In the paper copy of the survey form, you’ll notice a space for “Notes.” Use this space however you wish. You may want to use it to document unusual situations, like “Baby was on mom’s lap,” or “2 kids were buckled into the same seat,” or, “Child was in the car seat, but seat was not buckled into the car.” Whether you want to collect this information systematically is up to you. Maybe your observers were not sure which “Restraint used” option to choose, so they wrote down specifics for a CPS tech or data entry person to decide. In each of the unusual situations just named, enter the restraint used as “None.” If you enter the notes into the Excel form, you can look at them later in the RawData sheet.
As you enter your forms, the Excel analysis file will automatically populate tables and charts with your data. When you are ready to look at your data, you can click on the worksheets along the bottom to see your tables. You can copy and paste these tables into a report, if you wish. The “Descriptives” sheet will have three tables. One table has Driver/Vehicle characteristics, one has Child Characteristics, and a Pivot Table tallies observation sites. These will give you basic frequencies and percentages of your population. The “Site” table does not automatically populate. To update this with the data you entered, click on the cell that says “Site.” Right click and select “Refresh.” (See the picture below.) This will fill the table with a list of your observation sites and a count of how many children were observed at each site. If you enter more survey forms after you do this, be sure to refresh this table again to add your new data.
The next worksheet has a detailed table on the “Unrestrained” children in your survey. Column “D” has language to help interpret the results. If you copy the table into a report, copy just the table, without the language.
The next worksheet is detailed information on the children in your survey who met the child safety seat recommendations. The “Meeting recommendations” definition is at the bottom of the page, along with citations.
The next worksheet is information on children who were restrained, but not using a restraint recommended for their age and size. We call this “Inadequately Restrained.” These are kids who were moved to the next seat too early, or were wearing a lap/shoulder belt when they still needed a child safety seat. This table will show you characteristics of these children.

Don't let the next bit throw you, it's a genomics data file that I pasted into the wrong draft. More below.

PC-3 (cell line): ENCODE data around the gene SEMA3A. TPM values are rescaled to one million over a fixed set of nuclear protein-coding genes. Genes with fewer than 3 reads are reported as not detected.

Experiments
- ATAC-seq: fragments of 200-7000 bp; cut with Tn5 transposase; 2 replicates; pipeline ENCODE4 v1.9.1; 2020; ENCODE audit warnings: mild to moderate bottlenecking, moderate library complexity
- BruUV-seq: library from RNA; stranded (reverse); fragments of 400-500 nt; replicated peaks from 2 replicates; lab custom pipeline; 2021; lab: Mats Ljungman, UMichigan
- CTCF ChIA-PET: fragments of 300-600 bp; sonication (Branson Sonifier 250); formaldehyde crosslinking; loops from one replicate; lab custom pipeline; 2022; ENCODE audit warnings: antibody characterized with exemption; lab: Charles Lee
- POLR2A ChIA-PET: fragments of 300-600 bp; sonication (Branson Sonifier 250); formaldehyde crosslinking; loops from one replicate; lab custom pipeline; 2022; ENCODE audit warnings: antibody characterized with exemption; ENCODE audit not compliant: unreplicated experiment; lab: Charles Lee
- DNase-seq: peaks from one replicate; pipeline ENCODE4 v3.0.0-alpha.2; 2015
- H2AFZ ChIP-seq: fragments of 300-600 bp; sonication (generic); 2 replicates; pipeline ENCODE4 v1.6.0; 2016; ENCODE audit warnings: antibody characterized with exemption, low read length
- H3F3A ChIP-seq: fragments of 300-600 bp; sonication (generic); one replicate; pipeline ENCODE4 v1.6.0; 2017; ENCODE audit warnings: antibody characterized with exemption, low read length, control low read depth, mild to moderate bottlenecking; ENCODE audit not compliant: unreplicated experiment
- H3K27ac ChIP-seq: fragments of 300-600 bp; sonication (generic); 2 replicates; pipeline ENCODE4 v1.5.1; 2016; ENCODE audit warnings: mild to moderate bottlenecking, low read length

The next worksheet is “Charts.” You can also get to the “Charts” worksheet from the Home worksheet by clicking the “Go to charts” button. In the “Charts” sheet, there is a “Home” button that will jump you back to the Home screen. On this sheet, you can see a chart of child restraint status at your tribe. You can also look at potential risk factors for riding unrestrained or not meeting recommendations.
A quick way to determine risk factors at your tribe is to look at the “Charts” worksheet. If the percentages of “Meets recommendations” or “Unrestrained” look different (the bars will be different heights) for the different ages, or driver seat belt use, distance from home, or driver relationship to the child, then these factors are likely to be risk factors in your community.
For a more formal statistical evaluation of risk factors, enter the counts from one of the tables into an online Chi Square calculator, such as this one.
A tip from the team:
An “observation only” modification
One tribe that implemented this survey decided to do 200 observations. They completed half of them exactly as the survey form is written. The other half, they decided to do observation only. The two pieces of data they did not have for this “observation only” survey were “Distance from home in minutes” and “Parent or Other.” They used the same survey forms but left those fields blank. They chose observers who were experienced at estimating children’s ages and sizes. They downloaded two separate copies of the Excel database. In one, they entered the forms done as interviews. In the other, they entered the forms done as observations. This way, they could compare the two methods.
Tracking over time
Another reason to keep two versions of the database is if you’re looking to track progress over time. Download one copy of the Excel file and put the month and year in the file name. Enter your first set of survey data into this database. Then, download a second copy for your second set of observational interviews and enter month and year in the file name. This will allow you to compare child safety seat use before and after your intervention activities. You might want to do this to evaluate the impact of a new tribal law, for example. Or estimate the effect of a media campaign.